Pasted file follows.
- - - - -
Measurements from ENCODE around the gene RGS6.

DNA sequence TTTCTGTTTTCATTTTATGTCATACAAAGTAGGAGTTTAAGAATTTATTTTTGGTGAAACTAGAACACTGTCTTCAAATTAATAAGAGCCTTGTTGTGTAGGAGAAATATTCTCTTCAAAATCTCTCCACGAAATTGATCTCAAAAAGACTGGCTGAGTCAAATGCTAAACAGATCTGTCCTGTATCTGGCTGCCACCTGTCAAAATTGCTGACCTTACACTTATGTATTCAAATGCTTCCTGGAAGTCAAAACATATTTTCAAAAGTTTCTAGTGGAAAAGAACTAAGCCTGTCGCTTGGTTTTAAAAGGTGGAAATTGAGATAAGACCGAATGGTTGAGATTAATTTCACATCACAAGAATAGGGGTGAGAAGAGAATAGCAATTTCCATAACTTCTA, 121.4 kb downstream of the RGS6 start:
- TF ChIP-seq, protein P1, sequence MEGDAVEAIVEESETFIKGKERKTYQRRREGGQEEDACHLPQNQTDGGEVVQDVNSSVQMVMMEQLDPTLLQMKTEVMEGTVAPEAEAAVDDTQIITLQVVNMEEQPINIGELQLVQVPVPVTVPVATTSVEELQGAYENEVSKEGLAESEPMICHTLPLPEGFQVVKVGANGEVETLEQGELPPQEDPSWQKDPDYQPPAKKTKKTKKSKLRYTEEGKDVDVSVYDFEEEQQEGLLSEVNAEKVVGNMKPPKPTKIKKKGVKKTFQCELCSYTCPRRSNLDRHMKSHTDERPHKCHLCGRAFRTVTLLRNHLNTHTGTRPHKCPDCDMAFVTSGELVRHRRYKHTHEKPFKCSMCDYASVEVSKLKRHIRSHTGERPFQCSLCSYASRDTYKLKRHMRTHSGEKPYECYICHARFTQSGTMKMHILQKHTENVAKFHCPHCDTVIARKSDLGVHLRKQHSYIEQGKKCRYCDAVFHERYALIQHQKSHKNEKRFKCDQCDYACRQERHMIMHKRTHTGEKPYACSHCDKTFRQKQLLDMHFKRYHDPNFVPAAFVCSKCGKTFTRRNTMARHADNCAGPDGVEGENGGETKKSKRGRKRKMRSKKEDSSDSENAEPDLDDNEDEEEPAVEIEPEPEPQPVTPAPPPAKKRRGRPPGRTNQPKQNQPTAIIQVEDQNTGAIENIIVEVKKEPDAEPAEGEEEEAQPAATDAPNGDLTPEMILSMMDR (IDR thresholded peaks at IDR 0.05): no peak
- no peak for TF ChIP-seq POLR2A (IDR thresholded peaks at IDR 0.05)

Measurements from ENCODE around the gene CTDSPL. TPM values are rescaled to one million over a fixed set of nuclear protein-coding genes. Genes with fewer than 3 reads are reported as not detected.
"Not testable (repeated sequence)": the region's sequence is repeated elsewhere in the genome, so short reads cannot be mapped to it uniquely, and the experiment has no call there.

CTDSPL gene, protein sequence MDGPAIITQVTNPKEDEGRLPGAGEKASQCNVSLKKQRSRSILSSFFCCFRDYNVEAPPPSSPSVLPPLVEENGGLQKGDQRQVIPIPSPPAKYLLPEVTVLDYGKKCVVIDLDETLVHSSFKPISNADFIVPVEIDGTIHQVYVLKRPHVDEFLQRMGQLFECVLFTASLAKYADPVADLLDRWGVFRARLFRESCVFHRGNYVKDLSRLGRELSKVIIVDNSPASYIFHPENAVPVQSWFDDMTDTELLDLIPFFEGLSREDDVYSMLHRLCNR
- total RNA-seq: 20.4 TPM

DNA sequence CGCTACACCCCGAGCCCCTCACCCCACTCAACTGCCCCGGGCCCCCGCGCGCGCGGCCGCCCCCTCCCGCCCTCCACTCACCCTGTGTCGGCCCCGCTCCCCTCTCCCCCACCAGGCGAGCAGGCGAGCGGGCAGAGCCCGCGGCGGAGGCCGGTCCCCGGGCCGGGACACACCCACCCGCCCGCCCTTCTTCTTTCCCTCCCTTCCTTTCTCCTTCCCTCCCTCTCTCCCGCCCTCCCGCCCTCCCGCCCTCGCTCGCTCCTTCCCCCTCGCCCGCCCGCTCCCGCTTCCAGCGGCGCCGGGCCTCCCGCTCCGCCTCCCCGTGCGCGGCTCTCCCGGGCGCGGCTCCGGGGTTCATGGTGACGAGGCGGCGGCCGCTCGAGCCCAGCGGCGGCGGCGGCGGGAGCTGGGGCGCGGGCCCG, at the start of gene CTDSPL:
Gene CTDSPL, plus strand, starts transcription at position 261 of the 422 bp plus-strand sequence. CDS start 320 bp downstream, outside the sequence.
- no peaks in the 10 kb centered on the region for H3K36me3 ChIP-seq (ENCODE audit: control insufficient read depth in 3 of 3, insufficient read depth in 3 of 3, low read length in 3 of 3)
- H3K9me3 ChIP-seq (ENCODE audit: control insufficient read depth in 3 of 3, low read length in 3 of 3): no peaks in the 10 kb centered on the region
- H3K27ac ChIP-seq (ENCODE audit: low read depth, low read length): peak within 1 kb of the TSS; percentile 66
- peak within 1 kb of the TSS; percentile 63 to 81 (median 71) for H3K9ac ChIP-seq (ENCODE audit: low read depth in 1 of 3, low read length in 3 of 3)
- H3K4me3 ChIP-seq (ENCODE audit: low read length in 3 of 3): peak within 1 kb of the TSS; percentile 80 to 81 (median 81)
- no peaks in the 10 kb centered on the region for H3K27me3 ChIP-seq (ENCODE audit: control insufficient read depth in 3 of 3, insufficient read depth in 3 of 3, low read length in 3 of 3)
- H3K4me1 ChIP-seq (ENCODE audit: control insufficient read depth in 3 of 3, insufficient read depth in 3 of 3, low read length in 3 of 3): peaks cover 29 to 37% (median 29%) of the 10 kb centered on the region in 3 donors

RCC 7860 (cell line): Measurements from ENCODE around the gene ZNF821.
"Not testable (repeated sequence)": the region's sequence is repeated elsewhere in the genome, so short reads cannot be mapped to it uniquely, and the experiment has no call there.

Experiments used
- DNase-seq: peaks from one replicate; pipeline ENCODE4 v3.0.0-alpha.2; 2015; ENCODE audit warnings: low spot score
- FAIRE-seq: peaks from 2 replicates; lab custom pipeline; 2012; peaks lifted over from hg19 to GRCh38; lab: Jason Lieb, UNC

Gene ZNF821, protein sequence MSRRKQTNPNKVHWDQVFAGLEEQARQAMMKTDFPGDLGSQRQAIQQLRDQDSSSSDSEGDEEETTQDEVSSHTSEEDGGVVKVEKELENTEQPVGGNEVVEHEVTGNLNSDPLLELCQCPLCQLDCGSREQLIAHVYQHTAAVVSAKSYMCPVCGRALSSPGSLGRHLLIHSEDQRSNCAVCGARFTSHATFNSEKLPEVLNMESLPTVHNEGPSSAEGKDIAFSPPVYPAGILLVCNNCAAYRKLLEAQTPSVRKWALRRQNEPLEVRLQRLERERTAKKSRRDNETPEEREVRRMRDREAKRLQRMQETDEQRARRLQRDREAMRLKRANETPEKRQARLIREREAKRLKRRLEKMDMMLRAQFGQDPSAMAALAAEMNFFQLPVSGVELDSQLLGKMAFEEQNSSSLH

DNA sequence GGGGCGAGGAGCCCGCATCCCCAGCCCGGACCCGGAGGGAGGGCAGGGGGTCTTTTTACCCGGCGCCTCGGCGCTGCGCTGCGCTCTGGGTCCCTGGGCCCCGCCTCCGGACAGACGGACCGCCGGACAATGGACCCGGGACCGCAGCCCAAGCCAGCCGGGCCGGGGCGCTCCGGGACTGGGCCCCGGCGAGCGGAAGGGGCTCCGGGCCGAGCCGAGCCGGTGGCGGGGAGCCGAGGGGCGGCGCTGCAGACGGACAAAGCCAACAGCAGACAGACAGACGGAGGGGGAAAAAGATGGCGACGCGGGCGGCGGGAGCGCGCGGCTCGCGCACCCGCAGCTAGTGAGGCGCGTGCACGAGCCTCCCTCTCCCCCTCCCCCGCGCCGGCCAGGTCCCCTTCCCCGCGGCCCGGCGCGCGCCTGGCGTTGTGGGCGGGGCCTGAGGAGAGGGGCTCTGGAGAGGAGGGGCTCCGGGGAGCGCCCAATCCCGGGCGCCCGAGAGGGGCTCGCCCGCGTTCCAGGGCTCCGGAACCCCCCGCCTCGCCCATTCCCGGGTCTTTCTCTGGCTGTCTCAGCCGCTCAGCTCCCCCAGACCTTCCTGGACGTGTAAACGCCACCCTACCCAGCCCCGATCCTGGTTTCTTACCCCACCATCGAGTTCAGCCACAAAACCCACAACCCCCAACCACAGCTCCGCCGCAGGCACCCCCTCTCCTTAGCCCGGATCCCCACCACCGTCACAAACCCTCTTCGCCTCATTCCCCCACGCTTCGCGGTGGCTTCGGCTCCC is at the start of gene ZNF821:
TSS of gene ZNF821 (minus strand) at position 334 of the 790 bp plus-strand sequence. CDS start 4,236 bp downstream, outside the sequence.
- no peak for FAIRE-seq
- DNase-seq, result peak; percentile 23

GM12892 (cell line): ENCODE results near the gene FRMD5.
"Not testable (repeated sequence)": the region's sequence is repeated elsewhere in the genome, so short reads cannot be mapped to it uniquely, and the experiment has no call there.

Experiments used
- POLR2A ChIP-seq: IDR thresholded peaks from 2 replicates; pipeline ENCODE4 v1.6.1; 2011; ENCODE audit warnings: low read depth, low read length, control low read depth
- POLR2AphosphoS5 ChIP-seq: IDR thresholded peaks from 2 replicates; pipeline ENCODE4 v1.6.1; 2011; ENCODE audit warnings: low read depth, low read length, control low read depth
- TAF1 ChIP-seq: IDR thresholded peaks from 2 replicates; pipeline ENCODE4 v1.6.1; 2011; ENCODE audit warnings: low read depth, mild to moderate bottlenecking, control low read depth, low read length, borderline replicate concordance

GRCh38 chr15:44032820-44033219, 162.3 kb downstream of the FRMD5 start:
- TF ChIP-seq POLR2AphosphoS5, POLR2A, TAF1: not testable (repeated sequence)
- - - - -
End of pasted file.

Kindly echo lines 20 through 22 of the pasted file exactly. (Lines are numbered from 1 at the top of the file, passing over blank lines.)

Experiments used
- DNase-seq: peaks from one replicate; pipeline ENCODE4 v3.0.0-alpha.2; 2015; ENCODE audit warnings: low spot score
- FAIRE-seq: peaks from 2 replicates; lab custom pipeline; 2012; peaks lifted over from hg19 to GRCh38; lab: Jason Lieb, UNC